Locke Meredith: So this is another technology like the beeper as your backing up so you sense a kid behind you and you don’t run over them. That didn’t exist five years ago and now that’s a part of a lot of new cars. This is a technology that would keep drunk folks from getting behind the wheel.

Donna Tate: Exactly

Locke Meredith: Which is something we all want.

Donna Tate: Exactly, safety should be the number one desire but the other piece of it is that there would be an offset we believe, and the insurance industry believes, in the cost for insurance premiums that offsets the cost of the device in the car. So while yes, this going to be an additional cost to the car, you will see the reduction on the back end.

Locke Meredith: Let’s shift gears just a little bit. There’s kind of some programs or focuses that MADD has right now in Louisiana and maybe nationally where you are focusing on the heroes and blow before you go which is some of this technology we were just talking about. Explain that to the folks.

Donna Tate: This November will celebrate the fifth anniversary of our campaign to eliminate drunk driving. We believe we can make eliminating drunk driving the equivalent of eradicating polio because its about a decision and its about effecting that decision. The three prongs of our campaign are to support the heroes that keep our roads safe.

Locke Meredith: Police Officers.

Donna Tate: That’s right. There out there doing those checkpoints and how many of us wave and say thank you as you drive thru that checkpoint.

Locke Meredith: That’s right.

Donna Tate: We don’t.

Locke Meredith: We should.

Donna Tate: That’s right, we should. We absolutely should because they are keeping us safe. They are either arresting drunk drivers or they are deterring drunk drivers from being on the road. A very successful checkpoint is one that doesn’t catch anybody.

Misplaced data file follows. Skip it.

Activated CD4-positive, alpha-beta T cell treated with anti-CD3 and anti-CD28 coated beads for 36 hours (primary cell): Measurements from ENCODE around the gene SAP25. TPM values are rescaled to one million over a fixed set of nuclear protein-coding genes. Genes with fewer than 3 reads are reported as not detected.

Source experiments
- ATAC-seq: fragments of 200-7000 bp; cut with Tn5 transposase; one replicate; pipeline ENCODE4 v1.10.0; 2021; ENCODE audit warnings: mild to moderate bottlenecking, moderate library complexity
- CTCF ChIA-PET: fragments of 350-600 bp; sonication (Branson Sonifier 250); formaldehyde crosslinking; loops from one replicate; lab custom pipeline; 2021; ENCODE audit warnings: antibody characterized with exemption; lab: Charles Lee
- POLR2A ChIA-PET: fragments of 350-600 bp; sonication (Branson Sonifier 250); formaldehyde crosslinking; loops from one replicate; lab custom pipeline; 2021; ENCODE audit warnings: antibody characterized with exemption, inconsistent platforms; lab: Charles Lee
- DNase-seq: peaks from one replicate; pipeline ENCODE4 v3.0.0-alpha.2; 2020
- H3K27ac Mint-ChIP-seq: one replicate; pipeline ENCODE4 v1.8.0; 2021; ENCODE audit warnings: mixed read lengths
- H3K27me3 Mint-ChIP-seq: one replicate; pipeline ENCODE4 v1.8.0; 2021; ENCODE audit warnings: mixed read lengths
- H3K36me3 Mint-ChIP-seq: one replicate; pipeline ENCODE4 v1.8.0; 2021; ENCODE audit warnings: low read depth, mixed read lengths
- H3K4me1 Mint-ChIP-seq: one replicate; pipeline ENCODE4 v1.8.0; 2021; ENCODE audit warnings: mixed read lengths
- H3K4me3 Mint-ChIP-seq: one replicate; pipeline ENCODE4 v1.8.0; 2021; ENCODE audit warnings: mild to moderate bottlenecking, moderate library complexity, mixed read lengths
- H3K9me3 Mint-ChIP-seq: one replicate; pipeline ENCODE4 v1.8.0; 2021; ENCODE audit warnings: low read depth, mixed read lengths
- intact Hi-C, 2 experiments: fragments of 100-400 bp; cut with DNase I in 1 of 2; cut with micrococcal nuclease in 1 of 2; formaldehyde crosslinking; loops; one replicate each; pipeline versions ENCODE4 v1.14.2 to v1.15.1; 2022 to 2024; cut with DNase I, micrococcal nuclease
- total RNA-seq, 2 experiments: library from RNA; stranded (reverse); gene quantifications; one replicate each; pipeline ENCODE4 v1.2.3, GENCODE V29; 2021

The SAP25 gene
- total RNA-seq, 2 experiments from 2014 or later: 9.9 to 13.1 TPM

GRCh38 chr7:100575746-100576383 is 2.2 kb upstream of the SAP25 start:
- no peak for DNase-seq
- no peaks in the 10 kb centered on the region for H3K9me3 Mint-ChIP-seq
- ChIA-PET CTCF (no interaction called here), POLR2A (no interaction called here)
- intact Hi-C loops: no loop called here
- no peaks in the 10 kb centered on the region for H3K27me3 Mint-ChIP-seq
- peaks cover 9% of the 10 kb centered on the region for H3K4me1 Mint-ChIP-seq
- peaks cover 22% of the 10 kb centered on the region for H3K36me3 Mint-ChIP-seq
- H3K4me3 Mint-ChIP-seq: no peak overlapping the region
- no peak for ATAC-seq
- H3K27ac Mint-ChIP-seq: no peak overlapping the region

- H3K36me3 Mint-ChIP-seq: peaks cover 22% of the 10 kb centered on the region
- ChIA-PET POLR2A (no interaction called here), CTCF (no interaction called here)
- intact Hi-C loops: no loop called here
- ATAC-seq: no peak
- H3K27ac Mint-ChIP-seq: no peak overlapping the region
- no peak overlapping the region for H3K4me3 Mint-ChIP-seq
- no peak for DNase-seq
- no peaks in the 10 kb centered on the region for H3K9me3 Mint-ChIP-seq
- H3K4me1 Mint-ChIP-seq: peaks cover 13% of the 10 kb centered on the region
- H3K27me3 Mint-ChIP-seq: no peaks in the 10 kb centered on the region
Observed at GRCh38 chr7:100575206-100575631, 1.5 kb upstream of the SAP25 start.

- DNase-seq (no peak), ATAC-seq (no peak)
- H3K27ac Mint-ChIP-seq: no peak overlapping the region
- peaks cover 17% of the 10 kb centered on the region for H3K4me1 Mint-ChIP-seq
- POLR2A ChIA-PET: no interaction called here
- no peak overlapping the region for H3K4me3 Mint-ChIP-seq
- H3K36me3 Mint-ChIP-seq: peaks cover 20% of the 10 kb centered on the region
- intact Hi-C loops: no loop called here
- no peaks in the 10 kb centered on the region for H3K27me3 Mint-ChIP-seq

Locke Meredith: I was reading that one in three people that are involved in an automobile collision have a drunk driver involved.

Donna Tate: That’s right one in three American families are affected. We serve a victim every nine minutes.

Locke Meredith: That’s a huge, huge statistic. So focus on the police officers and the tools they need, they legislation they need to stop folks from driving drunk. If they are in their car, bust them, get them off the street. The other focus is the blow before you go.

Donna Tate: That’s right. The second prong is to require convicted drunk drivers to blow before they go. That’s the first device I talked about the ignition interlock device and we are fortunate enough to have that here in Louisiana. We just need to tighten up implementation.

Locke Meredith: We talked about the third component which was really part of that.

Donna Tate: Turning cars into the cure.

Locke Meredith: The technology is there in some respects and its certainly moving in that direction. Lets talk about where Louisiana ranks in this whole horrible event of drunk driving. I was reading that we fortieth but I don’t really know what that meant. Explain.

Donna Tate: It all depends on what source of data you look at. If you look at our website, we are ranked across the nation in the fortieth spot which means we are in the top ten deadliest states for drunk driving.

Locke Meredith: Not real good then.

Donna Tate: No, not real good. Not at all. We have seen some progress. The research that was done over last year’s statistics and were released in May, show that we are down to about forty two percent of the fatalities on our roadways being alcohol related, which is about a seven to eight percent drop.

Locke Meredith: So four out of ten fatalities on Louisiana roads involve drunk driving.

Donna Tate: Yes. Absolutely. It is way, way overrated for the amount of decision making. It’s the difference between arranging for a designated driver before you leave home and remembering that is the person that doesn’t drink anything, not the one who is the least drunk, or planning ahead the extra twenty bucks for a cab, the friends you are going to call.